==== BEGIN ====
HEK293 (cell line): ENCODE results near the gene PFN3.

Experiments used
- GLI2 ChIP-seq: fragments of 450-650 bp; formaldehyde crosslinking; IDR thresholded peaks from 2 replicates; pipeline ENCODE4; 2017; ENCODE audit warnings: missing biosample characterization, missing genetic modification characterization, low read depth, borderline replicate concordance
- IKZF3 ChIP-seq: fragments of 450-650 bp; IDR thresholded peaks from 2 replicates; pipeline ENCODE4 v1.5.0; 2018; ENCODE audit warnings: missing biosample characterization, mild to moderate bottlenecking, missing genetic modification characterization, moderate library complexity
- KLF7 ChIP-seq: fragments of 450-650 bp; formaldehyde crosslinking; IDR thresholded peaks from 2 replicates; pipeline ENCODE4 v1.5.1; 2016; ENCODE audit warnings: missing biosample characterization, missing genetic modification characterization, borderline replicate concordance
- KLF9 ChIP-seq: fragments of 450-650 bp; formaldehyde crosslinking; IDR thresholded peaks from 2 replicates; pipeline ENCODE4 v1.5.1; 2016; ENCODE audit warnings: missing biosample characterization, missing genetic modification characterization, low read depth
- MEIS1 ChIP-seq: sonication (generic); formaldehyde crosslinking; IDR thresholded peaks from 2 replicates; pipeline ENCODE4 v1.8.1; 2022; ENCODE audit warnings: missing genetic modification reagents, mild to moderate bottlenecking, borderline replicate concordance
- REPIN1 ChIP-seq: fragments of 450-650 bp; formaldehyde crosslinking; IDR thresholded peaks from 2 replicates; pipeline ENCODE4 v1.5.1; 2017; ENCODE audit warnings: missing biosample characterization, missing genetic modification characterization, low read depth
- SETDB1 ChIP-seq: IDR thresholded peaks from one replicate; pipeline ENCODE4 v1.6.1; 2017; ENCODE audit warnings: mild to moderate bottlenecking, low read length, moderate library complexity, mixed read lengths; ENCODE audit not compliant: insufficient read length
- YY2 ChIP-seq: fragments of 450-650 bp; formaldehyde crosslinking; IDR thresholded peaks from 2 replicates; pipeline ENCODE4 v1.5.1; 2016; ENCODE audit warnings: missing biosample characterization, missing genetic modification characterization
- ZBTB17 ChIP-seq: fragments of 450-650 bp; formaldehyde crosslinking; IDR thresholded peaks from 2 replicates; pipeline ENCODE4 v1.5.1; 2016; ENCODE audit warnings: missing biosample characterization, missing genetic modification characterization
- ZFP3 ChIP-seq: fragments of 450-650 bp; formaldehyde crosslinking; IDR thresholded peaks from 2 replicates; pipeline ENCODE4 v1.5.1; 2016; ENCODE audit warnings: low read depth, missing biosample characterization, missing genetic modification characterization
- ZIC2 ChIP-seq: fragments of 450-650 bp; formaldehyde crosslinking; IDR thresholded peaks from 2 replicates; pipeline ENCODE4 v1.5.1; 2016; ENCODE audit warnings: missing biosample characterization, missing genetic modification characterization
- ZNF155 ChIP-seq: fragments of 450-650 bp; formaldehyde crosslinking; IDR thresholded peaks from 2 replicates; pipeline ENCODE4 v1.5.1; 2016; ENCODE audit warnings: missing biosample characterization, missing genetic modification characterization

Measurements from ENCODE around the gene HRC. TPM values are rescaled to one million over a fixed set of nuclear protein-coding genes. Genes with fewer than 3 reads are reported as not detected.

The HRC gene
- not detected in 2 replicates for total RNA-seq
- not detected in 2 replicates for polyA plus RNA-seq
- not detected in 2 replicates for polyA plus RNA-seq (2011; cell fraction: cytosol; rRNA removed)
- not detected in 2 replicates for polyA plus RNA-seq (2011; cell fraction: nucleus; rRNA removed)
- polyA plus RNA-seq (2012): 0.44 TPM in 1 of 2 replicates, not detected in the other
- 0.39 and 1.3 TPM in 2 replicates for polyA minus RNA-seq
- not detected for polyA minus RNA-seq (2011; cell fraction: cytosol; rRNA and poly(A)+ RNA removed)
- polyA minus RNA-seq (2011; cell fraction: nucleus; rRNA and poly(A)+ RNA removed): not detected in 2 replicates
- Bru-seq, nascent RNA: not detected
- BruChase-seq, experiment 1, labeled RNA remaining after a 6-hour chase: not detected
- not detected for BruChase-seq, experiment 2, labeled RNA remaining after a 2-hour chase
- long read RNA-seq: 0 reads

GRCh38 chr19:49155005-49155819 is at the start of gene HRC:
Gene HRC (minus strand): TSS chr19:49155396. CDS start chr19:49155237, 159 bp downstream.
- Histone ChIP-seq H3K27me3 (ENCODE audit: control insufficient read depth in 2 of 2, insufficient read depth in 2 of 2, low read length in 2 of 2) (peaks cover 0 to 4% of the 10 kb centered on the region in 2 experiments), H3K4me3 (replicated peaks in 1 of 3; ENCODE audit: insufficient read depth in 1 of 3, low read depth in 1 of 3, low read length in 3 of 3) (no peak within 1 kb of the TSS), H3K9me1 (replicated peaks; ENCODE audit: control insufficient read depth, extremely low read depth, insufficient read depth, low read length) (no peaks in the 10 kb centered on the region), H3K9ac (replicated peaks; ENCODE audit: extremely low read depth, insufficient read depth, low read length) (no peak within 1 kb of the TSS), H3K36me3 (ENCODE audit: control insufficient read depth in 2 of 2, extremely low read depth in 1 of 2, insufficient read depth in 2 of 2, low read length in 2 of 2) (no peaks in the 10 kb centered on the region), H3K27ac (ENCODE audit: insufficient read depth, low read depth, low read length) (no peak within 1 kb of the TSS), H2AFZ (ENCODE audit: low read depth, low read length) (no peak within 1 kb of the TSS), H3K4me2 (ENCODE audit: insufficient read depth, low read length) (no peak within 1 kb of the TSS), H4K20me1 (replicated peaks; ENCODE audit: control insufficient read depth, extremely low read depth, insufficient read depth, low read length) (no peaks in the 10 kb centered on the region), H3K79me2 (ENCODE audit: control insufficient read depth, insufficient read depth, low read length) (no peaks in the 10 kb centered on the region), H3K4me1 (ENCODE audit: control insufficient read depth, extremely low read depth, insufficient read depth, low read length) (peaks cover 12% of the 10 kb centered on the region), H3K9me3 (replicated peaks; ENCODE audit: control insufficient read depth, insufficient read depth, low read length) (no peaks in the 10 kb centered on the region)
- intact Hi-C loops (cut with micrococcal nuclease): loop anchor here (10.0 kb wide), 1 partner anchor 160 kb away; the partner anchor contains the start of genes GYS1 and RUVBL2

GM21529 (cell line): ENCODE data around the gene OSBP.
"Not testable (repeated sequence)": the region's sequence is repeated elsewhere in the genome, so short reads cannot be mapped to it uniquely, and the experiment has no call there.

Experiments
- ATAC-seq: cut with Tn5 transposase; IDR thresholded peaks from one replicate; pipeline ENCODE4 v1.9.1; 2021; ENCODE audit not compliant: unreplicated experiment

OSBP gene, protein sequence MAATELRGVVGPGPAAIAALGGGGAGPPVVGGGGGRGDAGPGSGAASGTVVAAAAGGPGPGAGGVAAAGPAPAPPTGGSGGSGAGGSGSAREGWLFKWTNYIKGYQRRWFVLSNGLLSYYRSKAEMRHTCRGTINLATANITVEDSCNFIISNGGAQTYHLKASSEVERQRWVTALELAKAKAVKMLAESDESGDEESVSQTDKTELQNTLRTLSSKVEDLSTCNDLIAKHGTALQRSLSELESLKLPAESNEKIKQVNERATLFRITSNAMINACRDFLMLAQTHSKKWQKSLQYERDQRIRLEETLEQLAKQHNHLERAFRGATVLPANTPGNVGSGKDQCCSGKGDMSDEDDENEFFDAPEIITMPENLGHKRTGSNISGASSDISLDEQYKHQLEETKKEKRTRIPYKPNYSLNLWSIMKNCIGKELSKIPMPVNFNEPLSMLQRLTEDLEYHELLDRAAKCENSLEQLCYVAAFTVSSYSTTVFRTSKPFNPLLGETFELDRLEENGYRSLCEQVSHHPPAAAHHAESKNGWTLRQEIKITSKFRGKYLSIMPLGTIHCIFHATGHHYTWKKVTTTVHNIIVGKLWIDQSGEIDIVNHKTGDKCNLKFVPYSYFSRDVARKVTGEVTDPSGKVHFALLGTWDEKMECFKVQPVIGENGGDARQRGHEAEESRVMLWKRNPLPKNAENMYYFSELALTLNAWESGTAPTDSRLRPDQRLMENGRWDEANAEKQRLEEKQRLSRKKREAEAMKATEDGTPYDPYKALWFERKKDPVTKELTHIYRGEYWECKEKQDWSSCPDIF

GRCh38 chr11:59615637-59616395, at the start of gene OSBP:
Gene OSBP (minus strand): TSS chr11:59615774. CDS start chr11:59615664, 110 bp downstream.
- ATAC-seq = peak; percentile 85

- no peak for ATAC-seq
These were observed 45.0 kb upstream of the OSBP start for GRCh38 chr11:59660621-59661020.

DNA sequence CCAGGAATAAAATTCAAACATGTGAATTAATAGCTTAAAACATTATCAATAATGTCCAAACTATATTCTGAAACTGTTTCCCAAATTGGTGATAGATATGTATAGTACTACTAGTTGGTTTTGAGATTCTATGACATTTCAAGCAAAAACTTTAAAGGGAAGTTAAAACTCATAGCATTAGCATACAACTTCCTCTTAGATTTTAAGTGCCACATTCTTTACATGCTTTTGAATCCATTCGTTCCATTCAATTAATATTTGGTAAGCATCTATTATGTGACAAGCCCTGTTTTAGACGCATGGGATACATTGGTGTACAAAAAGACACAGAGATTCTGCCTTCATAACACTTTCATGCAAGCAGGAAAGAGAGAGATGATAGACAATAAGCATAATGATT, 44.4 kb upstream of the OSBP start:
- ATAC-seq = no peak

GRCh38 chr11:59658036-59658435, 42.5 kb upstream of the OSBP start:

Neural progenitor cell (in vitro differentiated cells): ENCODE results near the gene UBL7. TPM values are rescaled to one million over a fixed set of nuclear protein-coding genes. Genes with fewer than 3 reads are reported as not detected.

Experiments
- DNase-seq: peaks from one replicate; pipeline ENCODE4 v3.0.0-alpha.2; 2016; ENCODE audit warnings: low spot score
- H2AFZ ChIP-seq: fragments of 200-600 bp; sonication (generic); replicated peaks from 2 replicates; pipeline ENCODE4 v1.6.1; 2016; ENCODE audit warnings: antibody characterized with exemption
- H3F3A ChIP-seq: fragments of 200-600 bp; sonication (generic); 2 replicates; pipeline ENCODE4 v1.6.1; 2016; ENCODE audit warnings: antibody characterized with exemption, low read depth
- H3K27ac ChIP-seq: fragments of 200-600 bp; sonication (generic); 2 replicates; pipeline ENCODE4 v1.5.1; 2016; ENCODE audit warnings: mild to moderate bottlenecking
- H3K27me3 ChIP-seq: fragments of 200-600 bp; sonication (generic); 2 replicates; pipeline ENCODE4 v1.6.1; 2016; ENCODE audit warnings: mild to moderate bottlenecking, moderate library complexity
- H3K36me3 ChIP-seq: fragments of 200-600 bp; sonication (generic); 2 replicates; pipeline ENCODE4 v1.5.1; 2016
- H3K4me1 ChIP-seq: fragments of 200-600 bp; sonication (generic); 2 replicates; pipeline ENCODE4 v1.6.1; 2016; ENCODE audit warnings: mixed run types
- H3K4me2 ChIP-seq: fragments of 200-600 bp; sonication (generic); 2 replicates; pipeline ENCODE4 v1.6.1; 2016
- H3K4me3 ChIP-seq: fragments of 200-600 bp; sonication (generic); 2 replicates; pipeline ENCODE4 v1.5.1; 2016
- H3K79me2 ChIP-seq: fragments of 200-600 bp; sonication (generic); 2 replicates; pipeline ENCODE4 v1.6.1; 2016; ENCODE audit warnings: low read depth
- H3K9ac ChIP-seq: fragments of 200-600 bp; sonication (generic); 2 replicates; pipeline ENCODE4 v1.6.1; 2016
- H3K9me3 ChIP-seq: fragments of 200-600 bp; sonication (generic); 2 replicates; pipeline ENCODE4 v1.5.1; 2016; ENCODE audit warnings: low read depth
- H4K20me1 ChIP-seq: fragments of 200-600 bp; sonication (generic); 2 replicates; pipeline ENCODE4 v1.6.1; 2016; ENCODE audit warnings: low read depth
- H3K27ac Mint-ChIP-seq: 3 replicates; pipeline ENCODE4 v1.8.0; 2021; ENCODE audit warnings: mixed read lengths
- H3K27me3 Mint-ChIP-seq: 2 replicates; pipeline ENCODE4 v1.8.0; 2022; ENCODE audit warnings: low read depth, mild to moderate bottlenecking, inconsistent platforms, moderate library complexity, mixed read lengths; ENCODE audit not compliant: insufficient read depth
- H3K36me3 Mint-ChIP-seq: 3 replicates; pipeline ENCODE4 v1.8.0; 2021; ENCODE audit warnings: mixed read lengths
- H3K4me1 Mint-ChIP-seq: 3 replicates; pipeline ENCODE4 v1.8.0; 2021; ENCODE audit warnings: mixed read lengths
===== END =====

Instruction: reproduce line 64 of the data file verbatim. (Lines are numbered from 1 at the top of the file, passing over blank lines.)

- H3K4me1 Mint-ChIP-seq: 3 replicates; pipeline ENCODE4 v1.8.0; 2021; ENCODE audit warnings: mixed read lengths